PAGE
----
What Trump's Border Wall May Look Like: Here Are The Proposed Designs

While Trump's push to build a wall along the Mexican border has quietly moved to the backburner in recent weeks, especially with the expiration of the Continuing Resolution looming on April 28, the U.S. Customs and Border Protection has continued to receive proposals from numerous companies for what Trump's wall could look like. As we discussed previously, CBP has called for two designs, one made of concrete and one of alternative material, for a wall to be built across the nearly 2,000-mile border.

Among the requirements: the wall should stand at least 18 feet high, be able to withstand significant physical force, prevent climbing and tunneling, be aesthetically appealing (on the U.S. side at least), allow for surface drainage and so forth.

In the current phase of the contracting process, companies are required to submit their qualifications and concepts for the wall, but not detailed renderings. However, as the WSJ observes, some companies have them and have provided them to The Wall Street Journal, although the proposals shown below do not have to include cost estimates.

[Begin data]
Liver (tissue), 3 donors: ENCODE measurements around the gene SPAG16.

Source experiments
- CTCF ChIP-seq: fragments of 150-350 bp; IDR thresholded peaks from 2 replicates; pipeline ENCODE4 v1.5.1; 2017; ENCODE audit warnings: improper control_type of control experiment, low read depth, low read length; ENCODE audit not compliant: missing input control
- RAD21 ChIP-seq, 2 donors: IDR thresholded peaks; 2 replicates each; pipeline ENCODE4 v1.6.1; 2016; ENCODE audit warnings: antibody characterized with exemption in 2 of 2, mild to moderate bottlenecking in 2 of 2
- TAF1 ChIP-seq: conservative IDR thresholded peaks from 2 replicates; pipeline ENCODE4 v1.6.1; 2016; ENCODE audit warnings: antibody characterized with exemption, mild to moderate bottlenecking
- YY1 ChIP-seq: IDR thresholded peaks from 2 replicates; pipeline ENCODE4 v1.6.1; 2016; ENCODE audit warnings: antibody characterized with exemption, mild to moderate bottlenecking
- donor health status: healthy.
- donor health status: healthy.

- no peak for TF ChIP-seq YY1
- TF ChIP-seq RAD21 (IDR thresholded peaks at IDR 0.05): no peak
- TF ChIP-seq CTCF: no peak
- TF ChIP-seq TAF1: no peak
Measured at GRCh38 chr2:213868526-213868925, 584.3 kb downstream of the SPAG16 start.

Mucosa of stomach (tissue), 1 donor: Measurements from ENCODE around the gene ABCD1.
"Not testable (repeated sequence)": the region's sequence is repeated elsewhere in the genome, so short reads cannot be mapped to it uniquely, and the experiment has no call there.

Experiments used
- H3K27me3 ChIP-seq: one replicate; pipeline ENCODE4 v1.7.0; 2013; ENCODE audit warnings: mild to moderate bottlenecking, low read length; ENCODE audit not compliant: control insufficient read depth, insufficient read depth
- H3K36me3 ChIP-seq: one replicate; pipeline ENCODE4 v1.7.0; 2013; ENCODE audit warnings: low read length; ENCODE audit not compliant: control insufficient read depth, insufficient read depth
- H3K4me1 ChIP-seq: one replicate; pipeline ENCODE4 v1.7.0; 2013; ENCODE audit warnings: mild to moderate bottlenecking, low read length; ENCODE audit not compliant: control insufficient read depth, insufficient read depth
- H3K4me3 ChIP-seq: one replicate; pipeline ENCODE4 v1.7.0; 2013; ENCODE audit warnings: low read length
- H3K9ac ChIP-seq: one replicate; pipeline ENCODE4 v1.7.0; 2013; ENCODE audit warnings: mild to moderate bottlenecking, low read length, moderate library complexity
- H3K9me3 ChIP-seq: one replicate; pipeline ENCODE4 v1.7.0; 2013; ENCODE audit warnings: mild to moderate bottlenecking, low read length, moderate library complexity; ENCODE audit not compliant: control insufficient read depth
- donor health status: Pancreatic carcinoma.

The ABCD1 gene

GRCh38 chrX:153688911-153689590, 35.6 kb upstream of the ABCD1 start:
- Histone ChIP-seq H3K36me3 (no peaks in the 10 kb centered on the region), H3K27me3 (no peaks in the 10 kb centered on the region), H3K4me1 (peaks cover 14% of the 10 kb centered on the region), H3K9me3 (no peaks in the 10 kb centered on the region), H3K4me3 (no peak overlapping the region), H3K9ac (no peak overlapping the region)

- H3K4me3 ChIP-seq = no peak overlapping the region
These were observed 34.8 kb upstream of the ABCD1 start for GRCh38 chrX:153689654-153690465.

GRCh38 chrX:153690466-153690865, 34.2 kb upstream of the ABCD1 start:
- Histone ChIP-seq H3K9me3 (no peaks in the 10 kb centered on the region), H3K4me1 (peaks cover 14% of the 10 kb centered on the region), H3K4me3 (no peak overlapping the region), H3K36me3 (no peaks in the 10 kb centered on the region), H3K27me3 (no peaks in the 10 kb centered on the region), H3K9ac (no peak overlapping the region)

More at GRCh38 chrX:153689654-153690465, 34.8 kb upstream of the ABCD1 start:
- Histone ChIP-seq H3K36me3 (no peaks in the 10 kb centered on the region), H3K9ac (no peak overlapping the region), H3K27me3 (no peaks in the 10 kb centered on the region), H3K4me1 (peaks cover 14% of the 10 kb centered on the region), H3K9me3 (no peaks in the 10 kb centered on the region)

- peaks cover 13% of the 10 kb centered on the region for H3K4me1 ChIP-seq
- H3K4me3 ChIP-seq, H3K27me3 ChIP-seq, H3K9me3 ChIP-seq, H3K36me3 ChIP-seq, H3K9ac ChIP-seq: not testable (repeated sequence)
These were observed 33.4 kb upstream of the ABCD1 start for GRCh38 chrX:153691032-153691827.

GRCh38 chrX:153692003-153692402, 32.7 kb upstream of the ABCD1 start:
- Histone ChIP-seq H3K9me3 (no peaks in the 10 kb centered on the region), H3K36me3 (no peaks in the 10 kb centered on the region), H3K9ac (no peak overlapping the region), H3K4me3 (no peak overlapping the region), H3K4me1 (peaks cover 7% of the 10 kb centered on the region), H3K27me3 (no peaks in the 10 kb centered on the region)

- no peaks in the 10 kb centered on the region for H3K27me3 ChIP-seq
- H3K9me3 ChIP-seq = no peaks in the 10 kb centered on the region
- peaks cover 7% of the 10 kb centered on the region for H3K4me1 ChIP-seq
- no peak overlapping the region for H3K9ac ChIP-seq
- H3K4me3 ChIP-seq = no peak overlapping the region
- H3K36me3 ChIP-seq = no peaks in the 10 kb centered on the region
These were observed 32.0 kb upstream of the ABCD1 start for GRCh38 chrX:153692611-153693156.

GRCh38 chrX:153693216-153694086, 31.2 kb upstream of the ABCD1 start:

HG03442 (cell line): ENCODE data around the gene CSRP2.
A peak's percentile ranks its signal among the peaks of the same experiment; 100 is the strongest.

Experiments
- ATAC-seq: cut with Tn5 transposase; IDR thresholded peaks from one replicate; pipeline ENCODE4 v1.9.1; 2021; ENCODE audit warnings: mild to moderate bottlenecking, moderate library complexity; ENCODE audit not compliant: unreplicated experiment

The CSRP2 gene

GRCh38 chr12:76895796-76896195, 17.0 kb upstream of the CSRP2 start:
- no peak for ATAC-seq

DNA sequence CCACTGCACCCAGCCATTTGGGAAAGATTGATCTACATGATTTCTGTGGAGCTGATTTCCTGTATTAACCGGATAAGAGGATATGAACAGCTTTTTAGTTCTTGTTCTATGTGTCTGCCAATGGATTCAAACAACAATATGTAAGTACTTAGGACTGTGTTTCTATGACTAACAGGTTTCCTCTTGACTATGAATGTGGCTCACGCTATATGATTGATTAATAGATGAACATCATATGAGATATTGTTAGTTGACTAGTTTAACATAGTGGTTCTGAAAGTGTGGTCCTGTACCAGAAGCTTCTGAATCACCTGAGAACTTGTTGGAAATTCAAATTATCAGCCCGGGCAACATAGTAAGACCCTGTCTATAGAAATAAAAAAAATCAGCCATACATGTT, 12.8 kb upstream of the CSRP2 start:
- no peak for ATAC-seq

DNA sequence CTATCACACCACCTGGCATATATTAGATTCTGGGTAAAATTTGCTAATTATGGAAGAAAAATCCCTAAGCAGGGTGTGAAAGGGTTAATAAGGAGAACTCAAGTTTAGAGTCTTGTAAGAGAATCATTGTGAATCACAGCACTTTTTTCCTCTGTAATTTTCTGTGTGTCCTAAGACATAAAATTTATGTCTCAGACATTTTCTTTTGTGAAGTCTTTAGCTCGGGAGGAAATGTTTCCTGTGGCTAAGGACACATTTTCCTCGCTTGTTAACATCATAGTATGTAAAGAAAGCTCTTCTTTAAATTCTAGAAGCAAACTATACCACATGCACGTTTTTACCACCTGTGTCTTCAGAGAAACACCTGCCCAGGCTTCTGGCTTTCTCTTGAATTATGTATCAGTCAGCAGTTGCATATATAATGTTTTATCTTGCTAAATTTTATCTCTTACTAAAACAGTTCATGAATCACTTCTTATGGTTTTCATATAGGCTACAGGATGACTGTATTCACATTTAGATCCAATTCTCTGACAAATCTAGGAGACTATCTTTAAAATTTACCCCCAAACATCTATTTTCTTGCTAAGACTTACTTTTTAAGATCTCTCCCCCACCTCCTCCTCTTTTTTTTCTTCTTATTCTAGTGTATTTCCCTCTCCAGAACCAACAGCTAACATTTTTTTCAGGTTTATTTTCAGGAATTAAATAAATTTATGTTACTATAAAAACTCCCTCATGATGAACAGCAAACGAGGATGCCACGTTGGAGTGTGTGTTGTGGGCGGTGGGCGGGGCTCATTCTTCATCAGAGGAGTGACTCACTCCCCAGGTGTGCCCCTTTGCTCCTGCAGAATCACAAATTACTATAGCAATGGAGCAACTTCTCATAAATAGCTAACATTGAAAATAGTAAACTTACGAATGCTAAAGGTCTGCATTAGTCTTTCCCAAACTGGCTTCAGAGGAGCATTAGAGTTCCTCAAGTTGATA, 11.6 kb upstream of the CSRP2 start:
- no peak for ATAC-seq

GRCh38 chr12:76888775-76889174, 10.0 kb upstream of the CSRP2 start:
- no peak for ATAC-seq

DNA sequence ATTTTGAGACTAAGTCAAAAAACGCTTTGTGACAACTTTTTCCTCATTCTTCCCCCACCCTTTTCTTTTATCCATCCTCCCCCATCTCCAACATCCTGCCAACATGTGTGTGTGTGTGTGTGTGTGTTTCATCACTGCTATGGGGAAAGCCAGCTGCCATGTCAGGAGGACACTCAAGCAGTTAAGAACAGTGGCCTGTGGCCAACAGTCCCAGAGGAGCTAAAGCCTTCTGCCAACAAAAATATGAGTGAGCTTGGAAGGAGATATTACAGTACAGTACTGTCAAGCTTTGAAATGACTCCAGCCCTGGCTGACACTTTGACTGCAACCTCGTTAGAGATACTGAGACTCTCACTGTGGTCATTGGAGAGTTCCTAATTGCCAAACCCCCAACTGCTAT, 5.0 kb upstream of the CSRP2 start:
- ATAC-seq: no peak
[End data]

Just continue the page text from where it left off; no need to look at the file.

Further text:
For the next round, the government will select at many as 20 finalists, who will then be asked to provide more detailed plans. Potential bidders had until Tuesday to submit preliminary plans.

Here are some of the proposed wall designs as seen by the WSJ:

“As Pretty as the Parthenon”


WHO Crisis Resolution Security Services of Clarence, Ill., a global security management firm

DESIGN CRSS says the wall is meant to evoke famous walls in history, using crenellations, parapets and buttresses, and would be “as pretty as the Parthenon.” The wall would be built on a 30-foot-high dirt berm, graded to prevent vehicles from approaching. It also would follow existing interior roads and highways, which the company says would make it easier to transport materials and to maintain, while avoiding private-property issues. It would also create a wide zone in some places between the wall and the border. Bridges and gates would allow the inhabitants of that zone to cross.